Omnibus Spending Bill Prioritizes College Affordability
Thursday, March 22, 2018
Posted by: Carrie Warick, Director of Policy and Advocacy
In positive news for low-income students, the comprehensive funding deal reached in Congress last night made college affordability a priority. The biggest news is that the maximum Pell Grant award for the 2018-19 academic year will be $6,095. Congress also provided a 10-percent funding increase for Federal Work-Study and the Supplemental Educational Opportunity Grant (SEOG) and included language for a technical change to allow scholarship providers access to FAFSA information, which NCAN advocated for.
“Every dollar counts for our low-income and first-generation college students,” says Kim Cook, NCAN’s executive director. “NCAN appreciates that Congress has chosen to invest in an increase to the maximum Pell Grant and additional funds for Federal Work-Study and the federal Supplemental Educational Opportunity Grant program, all of which help close historical gaps of inequity. This appropriation is a step forward in the continuing climb to make college more affordable for American families.”
While the bill does address many issues not related to appropriations, Congress unfortunately could not reach an agreement to provide a permanent solution for DREAMers. Individuals in the Deferred Action for Childhood Arrivals (DACA) program can continue to renew their DACA status as the courts decide the program’s fate. DREAMers not currently enrolled in DACA must still wait for Congress to act. NCAN supports the Dream Act of 2017 and will continue to advocate for Congress to provide a pathway to citizenship for DREAMers.
This funding bill came after several short-term extensions to fund the government, as well as a two-year deal on the overall budget caps, (the maximum amount of funding to be spent on defense and non-defense). The bill, once passed, will fund the government through Sept. 30, 2018. Specifically of interest to NCAN members:
- The maximum Pell Grant award is increased by $175 or 3 percent to $6,095 for the upcoming academic year, and the commitment to year-round Pell grants remains.
- Overall dollars available to institutions for Federal Work-Study ($1.1 billion, an increase of $140 million) and the Supplemental Educational Opportunity Grant ($840 million, an increase of $107 million) rose by 10 percent.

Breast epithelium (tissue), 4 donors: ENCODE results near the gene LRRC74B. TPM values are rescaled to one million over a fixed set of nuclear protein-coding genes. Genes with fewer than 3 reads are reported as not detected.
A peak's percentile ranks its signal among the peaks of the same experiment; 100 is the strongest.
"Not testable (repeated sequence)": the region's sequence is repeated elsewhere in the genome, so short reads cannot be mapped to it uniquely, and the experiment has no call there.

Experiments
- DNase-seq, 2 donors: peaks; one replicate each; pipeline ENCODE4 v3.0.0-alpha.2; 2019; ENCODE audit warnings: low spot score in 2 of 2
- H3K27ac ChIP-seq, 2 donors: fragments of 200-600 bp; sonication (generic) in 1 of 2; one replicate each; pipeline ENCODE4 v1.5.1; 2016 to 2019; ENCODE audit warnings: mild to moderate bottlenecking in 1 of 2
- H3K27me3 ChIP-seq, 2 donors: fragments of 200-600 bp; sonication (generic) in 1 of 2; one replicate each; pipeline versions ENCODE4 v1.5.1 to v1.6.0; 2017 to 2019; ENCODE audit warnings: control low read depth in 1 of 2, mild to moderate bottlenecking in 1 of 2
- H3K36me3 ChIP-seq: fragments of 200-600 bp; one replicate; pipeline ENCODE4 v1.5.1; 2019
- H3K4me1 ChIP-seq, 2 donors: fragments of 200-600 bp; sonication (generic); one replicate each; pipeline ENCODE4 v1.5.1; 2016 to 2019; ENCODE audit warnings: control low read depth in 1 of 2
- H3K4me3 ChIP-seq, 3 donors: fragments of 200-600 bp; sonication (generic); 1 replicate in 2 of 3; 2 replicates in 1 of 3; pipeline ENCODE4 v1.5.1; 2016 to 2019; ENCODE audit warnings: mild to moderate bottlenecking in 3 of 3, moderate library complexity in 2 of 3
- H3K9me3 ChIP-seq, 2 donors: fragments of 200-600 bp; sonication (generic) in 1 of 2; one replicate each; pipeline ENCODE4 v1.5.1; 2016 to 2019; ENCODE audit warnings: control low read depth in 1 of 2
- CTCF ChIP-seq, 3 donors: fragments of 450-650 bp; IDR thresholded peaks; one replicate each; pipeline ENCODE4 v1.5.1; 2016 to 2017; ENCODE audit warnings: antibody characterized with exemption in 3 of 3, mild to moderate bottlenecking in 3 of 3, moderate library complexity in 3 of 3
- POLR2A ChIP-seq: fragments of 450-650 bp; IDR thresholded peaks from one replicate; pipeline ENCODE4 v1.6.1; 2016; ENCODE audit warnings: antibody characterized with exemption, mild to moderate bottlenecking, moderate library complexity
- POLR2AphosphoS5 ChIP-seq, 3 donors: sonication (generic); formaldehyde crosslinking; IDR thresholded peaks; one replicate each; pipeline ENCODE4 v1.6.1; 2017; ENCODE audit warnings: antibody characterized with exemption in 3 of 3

- TRIO programs received a $60 million increase for a total of $1.01 billion.
- GEAR UP received a $10 million increase for a total of $350 million.
- Public Service Loan Forgiveness is temporarily expanded to individuals who would have otherwise been eligible for the program but were not enrolled in a qualifying repayment program. The eligibility expires when the appropriated funds for this expansion ($350 million) are exhausted.
- The Corporation for National and Community Service, which includes AmeriCorps, received $1.1 billion in funding.
Additionally, NASFAA, NCAN and several of our members – including the ACCESS College Foundation, College Success Foundation, Southern California College Access Network, Higher Heights Youth Empowerment Programs, EducationQuest Foundation, and College Now Greater Cleveland – all advocated for a technical change to Higher Education Act language that would allow college access programs to access FAFSA data from higher education institutions when a student signs a waiver release form. While this was accepted practice in the past, the U.S. Department of Education advised in the fall that this was no longer permissible. The omnibus included this technical change to allow scholarship providers to access this information when a student signs a waiver; however, college access programs that do not provide scholarships while still using FAFSA data to advise on financial aid packages will no longer be able to access the data. NCAN will continue to advocate for the broader inclusion of college access programs in the HEA reauthorization.
In addition to advocating for this technical change, NCAN and our members including The Institute for College Access & Success (TICAS) also urged Congress to raise the maximum Pell Grant in this round of government funding. An increase of 3 percent matches the average increase in the cost of attendance at a four-year public university over the last five academic years. However, as Congress continues the longer conversation about reauthorization of the Higher Education Act, there is still much work to be done to address affordability for low-income students who desire higher education, particularly those choosing the four-year path.